September 25, 2009 -- A new study conducted by the educational consulting firm Berkeley Policy Associates shows that students taking chess once per week for at least 20 weeks had significantly greater score gains - almost 16 points higher - on math standardized tests than their peers who hadn't taken chess. The study also showed improved classroom attendance among third graders and Special Education students who took chess. The study, released today by the Berkeley Chess School, is part of BCS' Oakland Chess outreach program for children at five Title 1 schools. The K-5 elementary schools Learning Without Limits, Esperanza, Santa Fe, Maxwell Park, and Futures are participating in our two-year program to help raise test scores and improve classroom behavior while inspiring a love of learning.
"We always knew chess worked, but this study suggests that chess may help kids from all backgrounds not only thrive academically, but help them stay in school," said BCS founder and president Elizabeth Shaughnessy. "Our program aims to ignite a lifelong curiosity and love of learning."
Chess trains young minds in the building blocks of learning, including memory and concentration, strategic and critical thinking, and creativity. It is virtually unique among enrichment activities in the intense amount of problem-solving involved. "In each chess game there are 70-90 moves, and the game only gets more complex with each move," said Shaughnessy. This could be the key to its effectiveness as a training tool for math problem-solving, she said.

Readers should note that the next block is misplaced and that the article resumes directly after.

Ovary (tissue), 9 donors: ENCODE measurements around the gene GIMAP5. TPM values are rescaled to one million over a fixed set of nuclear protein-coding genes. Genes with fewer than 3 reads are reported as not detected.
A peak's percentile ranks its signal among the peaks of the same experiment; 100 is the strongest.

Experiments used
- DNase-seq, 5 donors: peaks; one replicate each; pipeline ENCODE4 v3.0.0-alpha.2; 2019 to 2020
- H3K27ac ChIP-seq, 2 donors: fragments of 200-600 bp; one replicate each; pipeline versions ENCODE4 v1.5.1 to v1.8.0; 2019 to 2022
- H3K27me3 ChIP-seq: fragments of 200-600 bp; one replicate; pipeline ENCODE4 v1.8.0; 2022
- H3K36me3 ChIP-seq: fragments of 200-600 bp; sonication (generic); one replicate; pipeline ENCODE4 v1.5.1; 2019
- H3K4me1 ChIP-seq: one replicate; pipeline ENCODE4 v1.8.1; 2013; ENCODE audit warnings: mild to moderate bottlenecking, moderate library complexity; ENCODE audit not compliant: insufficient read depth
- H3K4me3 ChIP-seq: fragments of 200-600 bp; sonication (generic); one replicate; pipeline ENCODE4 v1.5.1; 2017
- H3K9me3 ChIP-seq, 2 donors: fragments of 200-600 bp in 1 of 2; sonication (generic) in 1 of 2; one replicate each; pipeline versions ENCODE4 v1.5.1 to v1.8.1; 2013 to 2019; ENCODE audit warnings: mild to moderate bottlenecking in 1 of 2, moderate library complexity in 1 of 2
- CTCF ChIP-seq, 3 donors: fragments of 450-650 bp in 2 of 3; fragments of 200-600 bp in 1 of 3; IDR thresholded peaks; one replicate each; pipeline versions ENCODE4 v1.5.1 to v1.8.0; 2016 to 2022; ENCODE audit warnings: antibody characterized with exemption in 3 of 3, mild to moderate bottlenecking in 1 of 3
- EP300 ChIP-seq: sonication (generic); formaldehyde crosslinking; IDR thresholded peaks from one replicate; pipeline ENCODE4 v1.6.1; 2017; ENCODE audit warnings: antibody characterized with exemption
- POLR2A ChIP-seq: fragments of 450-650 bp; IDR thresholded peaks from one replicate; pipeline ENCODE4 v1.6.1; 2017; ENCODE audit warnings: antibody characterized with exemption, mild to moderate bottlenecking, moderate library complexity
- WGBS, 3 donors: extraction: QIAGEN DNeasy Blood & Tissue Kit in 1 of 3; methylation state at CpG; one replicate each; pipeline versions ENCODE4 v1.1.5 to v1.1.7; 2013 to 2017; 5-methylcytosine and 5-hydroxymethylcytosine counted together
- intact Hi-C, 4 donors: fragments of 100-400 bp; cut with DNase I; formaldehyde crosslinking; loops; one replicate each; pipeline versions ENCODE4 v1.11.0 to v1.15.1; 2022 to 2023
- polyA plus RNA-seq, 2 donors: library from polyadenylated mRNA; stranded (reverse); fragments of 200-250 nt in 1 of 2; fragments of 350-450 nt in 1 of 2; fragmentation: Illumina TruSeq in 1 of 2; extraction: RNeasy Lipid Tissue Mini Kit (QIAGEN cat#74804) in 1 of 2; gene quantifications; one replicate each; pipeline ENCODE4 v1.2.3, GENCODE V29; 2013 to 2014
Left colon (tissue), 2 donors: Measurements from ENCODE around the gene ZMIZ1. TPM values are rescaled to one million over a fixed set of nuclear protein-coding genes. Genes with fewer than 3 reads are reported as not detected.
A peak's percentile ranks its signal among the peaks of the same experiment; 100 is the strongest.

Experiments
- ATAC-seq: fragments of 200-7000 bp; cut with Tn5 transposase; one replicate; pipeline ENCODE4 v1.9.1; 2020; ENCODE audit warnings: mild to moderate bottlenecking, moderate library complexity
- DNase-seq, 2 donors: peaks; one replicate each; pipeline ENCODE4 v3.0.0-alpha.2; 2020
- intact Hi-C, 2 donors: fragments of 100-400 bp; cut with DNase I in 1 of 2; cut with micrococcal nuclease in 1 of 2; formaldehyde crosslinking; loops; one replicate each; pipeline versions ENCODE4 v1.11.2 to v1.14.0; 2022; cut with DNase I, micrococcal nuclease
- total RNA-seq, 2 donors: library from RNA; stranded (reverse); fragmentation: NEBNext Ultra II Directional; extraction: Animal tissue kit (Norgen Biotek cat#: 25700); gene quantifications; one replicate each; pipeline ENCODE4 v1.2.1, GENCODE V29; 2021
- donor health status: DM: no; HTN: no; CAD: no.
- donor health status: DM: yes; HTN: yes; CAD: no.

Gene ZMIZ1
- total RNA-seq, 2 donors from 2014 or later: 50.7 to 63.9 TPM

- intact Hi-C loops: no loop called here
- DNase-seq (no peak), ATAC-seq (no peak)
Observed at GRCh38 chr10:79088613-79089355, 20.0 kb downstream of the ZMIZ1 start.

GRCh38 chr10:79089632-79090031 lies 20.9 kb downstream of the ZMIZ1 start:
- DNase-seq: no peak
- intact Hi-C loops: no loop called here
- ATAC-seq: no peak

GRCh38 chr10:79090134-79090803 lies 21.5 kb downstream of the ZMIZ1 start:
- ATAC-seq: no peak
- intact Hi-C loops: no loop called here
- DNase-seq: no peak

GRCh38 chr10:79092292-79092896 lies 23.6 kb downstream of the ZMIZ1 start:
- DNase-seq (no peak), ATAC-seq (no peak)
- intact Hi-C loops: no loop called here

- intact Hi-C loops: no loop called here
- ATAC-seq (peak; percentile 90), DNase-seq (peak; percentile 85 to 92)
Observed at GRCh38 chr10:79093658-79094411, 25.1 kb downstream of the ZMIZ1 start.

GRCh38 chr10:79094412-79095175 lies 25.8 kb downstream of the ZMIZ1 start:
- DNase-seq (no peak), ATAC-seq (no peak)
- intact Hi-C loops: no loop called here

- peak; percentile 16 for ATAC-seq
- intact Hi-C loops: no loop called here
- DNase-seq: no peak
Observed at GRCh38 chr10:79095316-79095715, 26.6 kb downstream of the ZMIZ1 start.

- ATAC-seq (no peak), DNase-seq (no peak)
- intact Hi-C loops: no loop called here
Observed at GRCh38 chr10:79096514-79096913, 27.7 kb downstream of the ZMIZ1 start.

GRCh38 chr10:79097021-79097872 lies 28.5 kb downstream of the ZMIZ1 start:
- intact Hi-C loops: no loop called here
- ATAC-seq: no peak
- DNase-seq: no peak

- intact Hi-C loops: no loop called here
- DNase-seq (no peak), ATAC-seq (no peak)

But chess also benefits the "whole child" by teaching patience and self-discipline, and helping kids to look at the potential consequences of their actions. "In chess, first you look for a good move; then you look for a better move," said Shaughnessy. The improved judgment kids develop over the chessboard can benefit them far beyond the classroom in their everyday lives, she said.
>> Read the full press release (pdf)
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